Toyota joins race to build batteries in the U.S. 

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Toyota will invest $1.3 billion to build a new electric vehicle battery “megasite” near Greensboro, North Carolina, a facility to employ 1,750 workers when it opens in 2025, the automaker announced Monday.

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Initially dependent on foreign suppliers, automakers are now changing their strategy, ramping up production of electric vehicles and localizing battery production. The change means that US capacity could be enough to power 10 million or more vehicles by 2030.

While the move reflects a measure of political pressure, manufacturers also want to address the nightmare they have faced this year with a shortage of mostly foreign-made semiconductors.

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“The future of mobility is electrification and the Greensboro-Randolph megasite is the ideal place to make that future a reality,” Toyota Motor North America CEO Ted Ogawa said on Monday, praising the area’s infrastructure and skilled workforce.

The automaker said the new factory will launch with four different lines, each producing enough lithium-ion batteries to power 200,000 electrified vehicles. There will be scope to add the two lines later, bringing the total capacity to 1.2 million vehicles per year.

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Although what this actually means has not been disclosed. Where some competitors, including General Motors and Volkswagen, are shifting to fully battery-electric vehicles, Toyota is planning a mixed approach.

Congress is considering an additional $500 in tax credits for electric vehicles with US-made batteries.

By 2030, battery-electric vehicles are projected to make up 15 percent of its sales – the same as conventional gas models. The Japanese giant was a leader in the development of electrification, and expects traditional and plug-in hybrids to make up about two-thirds of its volume. The hydrogen fuel-cell will form the rest.

Long-range electric vehicles like the upcoming Toyota bZ4X require anywhere from 60 to more than 100 kilowatt-hours of battery. Traditional hybrids, such as the Toyota Prius, only get at a few kWh. Plug-in hybrids fall somewhere in between.

Toyota is by no means the only automaker to add battery production. In September, Ford said it would set up three lithium-ion battery plants: two in Kentucky and a third near Memphis, part of the new Blue Oval City, a 6-square-mile campus where it would build the next-generation F-150. Will do electric pickup. Ford CEO Jim Farley told Granthshala News that in total, they would have an annual capacity of 129 gigawatt-hours — enough for 1 million electric trucks.

Meanwhile, General Motors opened its first battery plant in Lordstown, Ohio, to supply batteries for the new GMC Hummer pickup. Three other North American battery plants will follow.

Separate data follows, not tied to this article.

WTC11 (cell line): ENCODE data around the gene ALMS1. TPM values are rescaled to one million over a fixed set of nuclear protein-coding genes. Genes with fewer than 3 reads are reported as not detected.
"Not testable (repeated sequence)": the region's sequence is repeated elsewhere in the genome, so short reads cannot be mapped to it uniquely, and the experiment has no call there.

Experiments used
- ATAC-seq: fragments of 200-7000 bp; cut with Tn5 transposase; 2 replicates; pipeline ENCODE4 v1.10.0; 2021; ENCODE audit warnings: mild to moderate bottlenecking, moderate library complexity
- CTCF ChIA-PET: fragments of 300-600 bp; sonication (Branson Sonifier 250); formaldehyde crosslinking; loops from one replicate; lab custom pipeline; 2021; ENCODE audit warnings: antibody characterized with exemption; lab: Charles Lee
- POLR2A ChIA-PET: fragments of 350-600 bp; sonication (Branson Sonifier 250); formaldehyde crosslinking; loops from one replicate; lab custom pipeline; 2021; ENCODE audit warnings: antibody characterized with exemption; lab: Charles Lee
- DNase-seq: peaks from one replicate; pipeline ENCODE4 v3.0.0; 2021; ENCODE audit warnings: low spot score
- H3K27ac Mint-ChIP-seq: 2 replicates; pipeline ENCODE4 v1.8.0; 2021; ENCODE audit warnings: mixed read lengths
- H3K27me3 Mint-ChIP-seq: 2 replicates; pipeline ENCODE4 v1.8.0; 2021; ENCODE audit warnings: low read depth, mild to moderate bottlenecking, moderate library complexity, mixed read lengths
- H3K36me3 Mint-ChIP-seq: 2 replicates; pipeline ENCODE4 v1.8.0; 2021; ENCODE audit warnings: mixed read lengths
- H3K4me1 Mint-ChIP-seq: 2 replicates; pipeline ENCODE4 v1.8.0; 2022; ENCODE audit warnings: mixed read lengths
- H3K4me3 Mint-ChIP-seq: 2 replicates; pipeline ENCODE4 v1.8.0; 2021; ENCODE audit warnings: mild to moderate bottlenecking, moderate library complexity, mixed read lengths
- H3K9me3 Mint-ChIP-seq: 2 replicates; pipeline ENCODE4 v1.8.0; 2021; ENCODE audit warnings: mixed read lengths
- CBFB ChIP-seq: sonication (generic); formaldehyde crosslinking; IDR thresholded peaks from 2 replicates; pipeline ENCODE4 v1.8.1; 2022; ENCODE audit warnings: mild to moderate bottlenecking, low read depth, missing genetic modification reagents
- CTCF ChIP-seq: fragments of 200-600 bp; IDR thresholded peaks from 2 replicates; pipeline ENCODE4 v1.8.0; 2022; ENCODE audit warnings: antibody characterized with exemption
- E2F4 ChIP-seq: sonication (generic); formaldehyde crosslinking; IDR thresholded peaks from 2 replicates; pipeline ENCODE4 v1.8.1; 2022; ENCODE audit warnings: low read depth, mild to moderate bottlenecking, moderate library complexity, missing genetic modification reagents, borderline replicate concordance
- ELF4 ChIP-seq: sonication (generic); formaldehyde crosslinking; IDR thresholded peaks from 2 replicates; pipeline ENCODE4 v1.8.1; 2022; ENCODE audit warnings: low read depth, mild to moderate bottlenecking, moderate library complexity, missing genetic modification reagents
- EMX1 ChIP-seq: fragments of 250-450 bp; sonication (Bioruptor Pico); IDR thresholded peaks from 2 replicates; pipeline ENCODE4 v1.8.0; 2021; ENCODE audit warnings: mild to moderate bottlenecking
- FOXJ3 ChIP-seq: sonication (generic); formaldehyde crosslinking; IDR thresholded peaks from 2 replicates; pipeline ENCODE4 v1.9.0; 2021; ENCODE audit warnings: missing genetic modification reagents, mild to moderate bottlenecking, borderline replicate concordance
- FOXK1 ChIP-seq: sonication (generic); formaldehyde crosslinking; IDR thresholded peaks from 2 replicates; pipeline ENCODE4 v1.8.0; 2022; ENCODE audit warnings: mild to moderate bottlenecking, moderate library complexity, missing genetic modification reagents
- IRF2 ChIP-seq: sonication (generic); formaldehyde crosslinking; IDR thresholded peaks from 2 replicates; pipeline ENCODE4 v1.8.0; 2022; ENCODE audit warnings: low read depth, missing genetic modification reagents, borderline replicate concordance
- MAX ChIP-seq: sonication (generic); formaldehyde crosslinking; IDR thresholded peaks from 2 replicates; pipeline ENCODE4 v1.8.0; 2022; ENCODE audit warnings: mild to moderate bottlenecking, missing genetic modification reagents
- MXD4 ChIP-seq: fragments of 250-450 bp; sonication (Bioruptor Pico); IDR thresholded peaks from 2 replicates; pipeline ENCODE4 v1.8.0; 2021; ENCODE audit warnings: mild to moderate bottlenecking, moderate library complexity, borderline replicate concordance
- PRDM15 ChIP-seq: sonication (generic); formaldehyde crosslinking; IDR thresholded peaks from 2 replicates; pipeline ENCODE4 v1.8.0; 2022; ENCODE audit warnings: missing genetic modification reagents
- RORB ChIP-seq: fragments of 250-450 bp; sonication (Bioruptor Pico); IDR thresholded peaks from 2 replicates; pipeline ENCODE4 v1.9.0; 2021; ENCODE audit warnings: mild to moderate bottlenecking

GM plans to have 30 BEVs for sale by 2025. By comparison, Toyota plans to sell 70 electrified vehicles by 2025, which will only be pure BEVs. The rest will be hybrids of some form or the other.

Tesla operates the giant Gigafactory in Reno, Nevada, and is adding capacity at a new assembly plant in Texas.

Stelantis and Mercedes-Benz are among other manufacturers indicating plans to add battery plants in North America. Battery suppliers such as South Korea’s LG Chem are making their presence felt. Some analysts estimate that total capacity could reach one terawatt-hour, or 1,000 gigawatt-hours, by 2030 – enough for 10 million BeV.

So far, most automotive batteries have come from Asia, mainly China and South Korea.

“Over the past 24 months we’ve seen automakers become more proactive about building their batteries as they anticipate EV sales growth,” said Stephanie Brinley, principal auto analyst at IHS Markit.

Automakers want to push production as close to their assembly plants as possible, Brinley said, “because the supply chain has become a real problem,” as demonstrated by the ongoing shortage of semiconductor chips.

“It makes a lot of sense to build things where you need them,” Brinley said. “You really don’t want to rely on one supply chain where all your batteries are shipped.”

There is also a political angle. President Joe Biden has said he wants to reduce dependence on China, and Congress is considering revised sales incentives for electric vehicles, including an additional $500 in tax credits for those with US-made batteries.

But automakers face challenges in getting into the battery business. Among other things, they are rushing to curtail supplies of key raw materials that can also come from overseas, such as lithium, nickel and cobalt.

In the long term, manufacturers need to ensure that their new plants have the facility to switch to next-generation batteries such as solid-state cells. That technology promises to deliver longer range, shorter charging times, and lower costs.

Ford executives believe they will be able to convert their new battery plants once solid-state technology is ready for mass production, and Toyota, GM and other manufacturers will also be able to make the switch. Designing plants.

Nissan said last month that it aims to begin production of solid-state batteries in 2026 and expects most of its competitors to follow before the end of the decade.

Credit: www.nbcnews.com /

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